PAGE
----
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Teachers Guide For Great American Authors Since 1650

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					                     Teacher’s Guide For
       Great American Authors Since 1650
                    Program 1: 1650 - 1845
                       For grade 7 - College

                    Program produced by
               Centre Communications, Inc. for
               Ambrose Video Publishing, Inc.

                       Executive Producer
                       William V. Ambrose

                          Teacher's Guide by
                            Mark Reeder

                     Published and Distributed by...
                       Ambrose Video Publishing
                     145 West 45th St., Suite 1115
                         New York, NY 10036
                             1-800-526-4663
                       24-Hour Fax 212-768-9282
                     http://www.ambrosevideo.com

      This DVD is the exclusive property of the copyright holder,
          Copying, transmitting or reproducing in any form, or
        by any means, without prior written permission from the
copyright holder is prohibited (Title 17, U.S. Code Section 501 and 506).
               (c) MMV Ambrose Video Publishing, Inc.
Table of Contents                                                                                        Page
Table of Contents and Rights…………………………………………………….                                                        2
Links to Curriculum Standards…………………………………………………..                                                       2
Materials in the Program…………………………………………………...……                                                         2
Instructional Notes……………………………………………………………….                                                             3
Introduction and Summary of the Program………………………………………                                                   3
Summary of Program 1: 1650 – 1845....................................................................    4
Answers to Blackline Master Quiz 1A...................................................................   5

This DVD is closed captioned

The purchase of this program entitles the user to the right to reproduce or duplicate, in whole or in part, this
teacher's guide and the Test Question and Timeline handouts that accompany it for the purpose of teaching
in conjunction with this program, A DVD of Great American Authors Since 1650 Program 1: 1650 - 1845.
This right is restricted only for use with this DVD program. Any reproduction or duplication in whole or in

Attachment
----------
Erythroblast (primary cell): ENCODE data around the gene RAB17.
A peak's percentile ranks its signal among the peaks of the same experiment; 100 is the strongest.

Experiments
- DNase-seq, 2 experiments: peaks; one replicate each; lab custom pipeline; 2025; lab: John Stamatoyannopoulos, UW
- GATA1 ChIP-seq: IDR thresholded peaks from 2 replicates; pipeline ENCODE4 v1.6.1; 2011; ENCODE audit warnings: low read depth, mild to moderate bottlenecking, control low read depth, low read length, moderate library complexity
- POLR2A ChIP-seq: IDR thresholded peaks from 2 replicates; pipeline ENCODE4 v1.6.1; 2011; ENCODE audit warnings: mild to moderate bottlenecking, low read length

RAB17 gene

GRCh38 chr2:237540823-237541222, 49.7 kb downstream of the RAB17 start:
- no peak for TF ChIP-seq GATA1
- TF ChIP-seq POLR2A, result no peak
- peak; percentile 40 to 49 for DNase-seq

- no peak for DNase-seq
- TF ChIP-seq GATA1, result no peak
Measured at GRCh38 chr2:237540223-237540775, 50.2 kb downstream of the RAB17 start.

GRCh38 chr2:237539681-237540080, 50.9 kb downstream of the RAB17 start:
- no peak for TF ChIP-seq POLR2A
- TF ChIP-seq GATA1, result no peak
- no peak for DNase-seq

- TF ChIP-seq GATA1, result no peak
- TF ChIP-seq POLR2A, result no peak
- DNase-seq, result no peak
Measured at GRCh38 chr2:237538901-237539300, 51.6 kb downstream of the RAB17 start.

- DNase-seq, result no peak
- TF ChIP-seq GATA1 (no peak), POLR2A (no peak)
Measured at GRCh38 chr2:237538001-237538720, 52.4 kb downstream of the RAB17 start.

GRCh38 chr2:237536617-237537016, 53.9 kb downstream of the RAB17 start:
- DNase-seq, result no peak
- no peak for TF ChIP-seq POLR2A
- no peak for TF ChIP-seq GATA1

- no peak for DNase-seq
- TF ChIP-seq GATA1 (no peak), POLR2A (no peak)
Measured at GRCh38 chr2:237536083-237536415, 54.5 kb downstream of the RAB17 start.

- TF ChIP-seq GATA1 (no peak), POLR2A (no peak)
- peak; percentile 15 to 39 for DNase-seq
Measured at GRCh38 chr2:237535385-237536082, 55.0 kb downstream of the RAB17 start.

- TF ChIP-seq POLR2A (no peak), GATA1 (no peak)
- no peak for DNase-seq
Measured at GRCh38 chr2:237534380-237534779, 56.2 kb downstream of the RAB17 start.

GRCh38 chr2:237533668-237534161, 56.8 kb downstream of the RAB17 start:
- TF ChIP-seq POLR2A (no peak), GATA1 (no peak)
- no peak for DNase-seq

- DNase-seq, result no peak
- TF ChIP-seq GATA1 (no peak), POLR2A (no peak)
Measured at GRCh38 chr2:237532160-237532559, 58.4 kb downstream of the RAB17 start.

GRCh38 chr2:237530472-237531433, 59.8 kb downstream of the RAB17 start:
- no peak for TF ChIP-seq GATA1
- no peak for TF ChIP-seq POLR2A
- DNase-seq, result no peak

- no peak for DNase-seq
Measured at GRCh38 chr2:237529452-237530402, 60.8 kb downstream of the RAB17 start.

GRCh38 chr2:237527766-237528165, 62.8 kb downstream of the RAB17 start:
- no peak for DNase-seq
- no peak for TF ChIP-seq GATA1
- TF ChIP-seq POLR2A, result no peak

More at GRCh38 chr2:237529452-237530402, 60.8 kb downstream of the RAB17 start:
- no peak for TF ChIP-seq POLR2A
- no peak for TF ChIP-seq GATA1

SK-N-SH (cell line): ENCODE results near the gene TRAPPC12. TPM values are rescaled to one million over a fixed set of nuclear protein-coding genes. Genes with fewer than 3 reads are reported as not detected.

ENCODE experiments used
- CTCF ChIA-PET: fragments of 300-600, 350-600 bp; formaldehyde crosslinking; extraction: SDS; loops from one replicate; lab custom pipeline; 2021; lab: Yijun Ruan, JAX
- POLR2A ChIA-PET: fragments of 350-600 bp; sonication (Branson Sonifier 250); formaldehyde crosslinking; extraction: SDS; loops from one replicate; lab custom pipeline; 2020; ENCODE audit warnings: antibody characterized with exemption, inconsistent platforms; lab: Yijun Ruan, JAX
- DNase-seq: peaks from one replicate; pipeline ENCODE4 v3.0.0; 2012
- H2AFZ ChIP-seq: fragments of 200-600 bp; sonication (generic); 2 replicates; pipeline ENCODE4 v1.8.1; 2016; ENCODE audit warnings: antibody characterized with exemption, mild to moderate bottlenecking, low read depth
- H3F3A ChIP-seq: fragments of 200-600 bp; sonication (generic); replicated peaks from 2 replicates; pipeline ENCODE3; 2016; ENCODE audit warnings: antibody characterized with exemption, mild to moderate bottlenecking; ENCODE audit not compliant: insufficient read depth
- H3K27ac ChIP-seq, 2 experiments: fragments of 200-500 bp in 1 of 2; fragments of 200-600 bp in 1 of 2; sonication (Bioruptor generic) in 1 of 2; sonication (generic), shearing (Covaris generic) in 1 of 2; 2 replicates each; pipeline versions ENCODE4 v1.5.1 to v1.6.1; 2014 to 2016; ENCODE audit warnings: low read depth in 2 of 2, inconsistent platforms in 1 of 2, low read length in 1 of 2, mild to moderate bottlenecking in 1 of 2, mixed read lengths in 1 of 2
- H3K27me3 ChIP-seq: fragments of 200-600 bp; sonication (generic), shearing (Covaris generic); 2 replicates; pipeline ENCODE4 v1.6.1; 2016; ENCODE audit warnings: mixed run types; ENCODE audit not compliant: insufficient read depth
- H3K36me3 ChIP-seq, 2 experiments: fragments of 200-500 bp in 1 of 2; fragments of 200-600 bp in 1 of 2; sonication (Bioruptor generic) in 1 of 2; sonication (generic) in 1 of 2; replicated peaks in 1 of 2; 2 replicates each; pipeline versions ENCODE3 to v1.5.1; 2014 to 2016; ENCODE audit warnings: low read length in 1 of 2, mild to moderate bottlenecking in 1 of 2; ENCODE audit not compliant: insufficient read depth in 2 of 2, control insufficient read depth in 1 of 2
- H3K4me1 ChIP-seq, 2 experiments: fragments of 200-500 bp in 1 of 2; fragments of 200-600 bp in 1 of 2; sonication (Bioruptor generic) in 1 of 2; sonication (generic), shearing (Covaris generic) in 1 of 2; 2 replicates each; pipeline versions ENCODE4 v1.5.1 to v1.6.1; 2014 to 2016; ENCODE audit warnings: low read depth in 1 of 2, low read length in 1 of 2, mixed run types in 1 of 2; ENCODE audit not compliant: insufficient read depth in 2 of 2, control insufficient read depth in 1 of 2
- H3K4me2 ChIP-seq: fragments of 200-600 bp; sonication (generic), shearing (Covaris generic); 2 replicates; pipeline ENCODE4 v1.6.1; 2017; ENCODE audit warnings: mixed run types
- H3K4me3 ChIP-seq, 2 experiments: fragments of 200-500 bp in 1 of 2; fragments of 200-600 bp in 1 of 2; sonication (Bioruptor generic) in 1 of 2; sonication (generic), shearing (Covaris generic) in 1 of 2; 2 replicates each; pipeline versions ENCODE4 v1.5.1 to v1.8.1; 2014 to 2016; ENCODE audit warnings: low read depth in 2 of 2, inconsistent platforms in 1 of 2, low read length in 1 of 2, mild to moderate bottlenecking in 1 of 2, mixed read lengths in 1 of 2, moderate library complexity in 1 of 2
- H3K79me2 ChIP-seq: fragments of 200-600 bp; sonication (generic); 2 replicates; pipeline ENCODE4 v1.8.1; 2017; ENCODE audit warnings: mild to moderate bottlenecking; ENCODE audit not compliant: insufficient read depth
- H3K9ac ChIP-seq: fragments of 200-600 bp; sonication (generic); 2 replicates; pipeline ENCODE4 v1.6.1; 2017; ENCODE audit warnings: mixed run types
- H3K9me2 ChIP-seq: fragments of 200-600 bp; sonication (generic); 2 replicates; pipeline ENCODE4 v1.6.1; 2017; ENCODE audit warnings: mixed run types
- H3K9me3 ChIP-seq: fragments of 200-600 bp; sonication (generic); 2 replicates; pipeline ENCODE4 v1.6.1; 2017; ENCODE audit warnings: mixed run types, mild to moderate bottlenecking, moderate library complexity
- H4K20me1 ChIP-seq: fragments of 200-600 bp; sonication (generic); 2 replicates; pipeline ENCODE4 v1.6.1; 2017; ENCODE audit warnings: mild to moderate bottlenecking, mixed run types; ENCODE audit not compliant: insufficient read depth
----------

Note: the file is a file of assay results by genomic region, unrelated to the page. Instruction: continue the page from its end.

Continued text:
part of this guide and the handouts for any purpose other than for use with this program is prohibited.

CLASSROOM/LIBRARY CLEARANCE NOTICE
This program is for instructional use. The cost of each program includes public performance rights as long
as no admission charge is made. Public performance rights are defined as viewing of a DVD in the course
of face-to-face teaching activities in a classroom, library, or similar setting devoted to instruction.

Closed Circuit Rights are included as a part of the public performance rights as long as closed-circuit
transmission is restricted to a single campus. For multiple locations, call your Ambrose representative.
Television/Cable/Satellite Rights are available. Call your Ambrose representative for details.
Duplication Rights are available if requested in large quantities. Call your Ambrose representative for
details.
Quantity Discounts are available for large purchases. Call your Ambrose representative for information and
pricing. Discounts, and some special services, are not applicable outside the United States.
Your suggestions and recommendations are welcome. Feel free to call Ambrose Video Publications at
1-800-526-4663 between the hours of 9am and 5pm Eastern time.

LINKS TO CURRICULUM STANDARDS
The design for this program was guided by the National Center for History in the Schools, United States
History curriculum Era 3: Revolution and the New Nation-Standards 1 and 3 for grades 5-12, Era 9 Postwar
United States -Standard 4 for grades 5-12, and the California Public School Standards for Historical
Content, Grade 8 - Standards 8.1, 8.2 and 8.3 (#4 - #7), Standard 8.8 (#1) and Grade 11, Standards 11.1
(#2, #3), 11.3 (#5), 11.5 - (#3, #4) and 11.10 (#2, #3) and Grade 12, Standards 12.1, 12.4 and 12.5; and the
California State Board of Education English Language Arts Grade 8, Section 3.0 – 3.5 Literary Response
and Analysis; Grades 9 and 10, Section 3.0 – 3.5 Literary Response and Analysis; and Grades 11 and 12,
Section 3.0 – 3.5 Literary Response and Analysis.

MATERIALS IN THE PROGRAM
Teacher's Guide -This Teacher's Guide has been prepared to aid the teacher in utilizing materials contained
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within this program. In addition to this introductory material, the guide contains the following:
• Suggested Instructional Notes
• Student Learning Goals
• Test Questions on Blackline Masters Quizzes for duplication and handout to students.
• Gallery of Great American Authors

INSTRUCTIONAL NOTES
It is suggested that you preview the program and read the related Student Goals and Teacher Points. By
doing so, you will become familiar with the materials and be better prepared to adapt the program to the
needs of your class. Please note that this show is set up to be played continuously and you will probably
find it best to follow the program in the order in which it is presented, but this is not necessary. The
program can be divided into chapters accessed through the DVD’s Menu Screen under Chapter Selects. It
is also suggested that the program presentation take place before the entire class and under your direction.
As you review the instructional program outlined in the Teacher's Guide, you may find it necessary to make
some changes, deletions, or additions to fit the specific needs of your students. After viewing the program
you may wish to copy the Test Questions on Blackline Masters 1A Quiz. and distribute them to your
class to measure their comprehension of the events.

INTRODUCTION AND SUMMARY OF PROGRAM
A DVD of Great American Authors Since 1650 Program One: 1650 - 1845 is a new approach to presenting
in an exciting way the great literary tradition of the United States. The program is designed to present
American authors and literature in a way that promotes successful student learning. The program begins by
tracing the underpinnings of American literature in the colonial era with America’s first poet, Anne
Bradstreet and other colonial authors. It then follows the growth of American literature as the new nation’s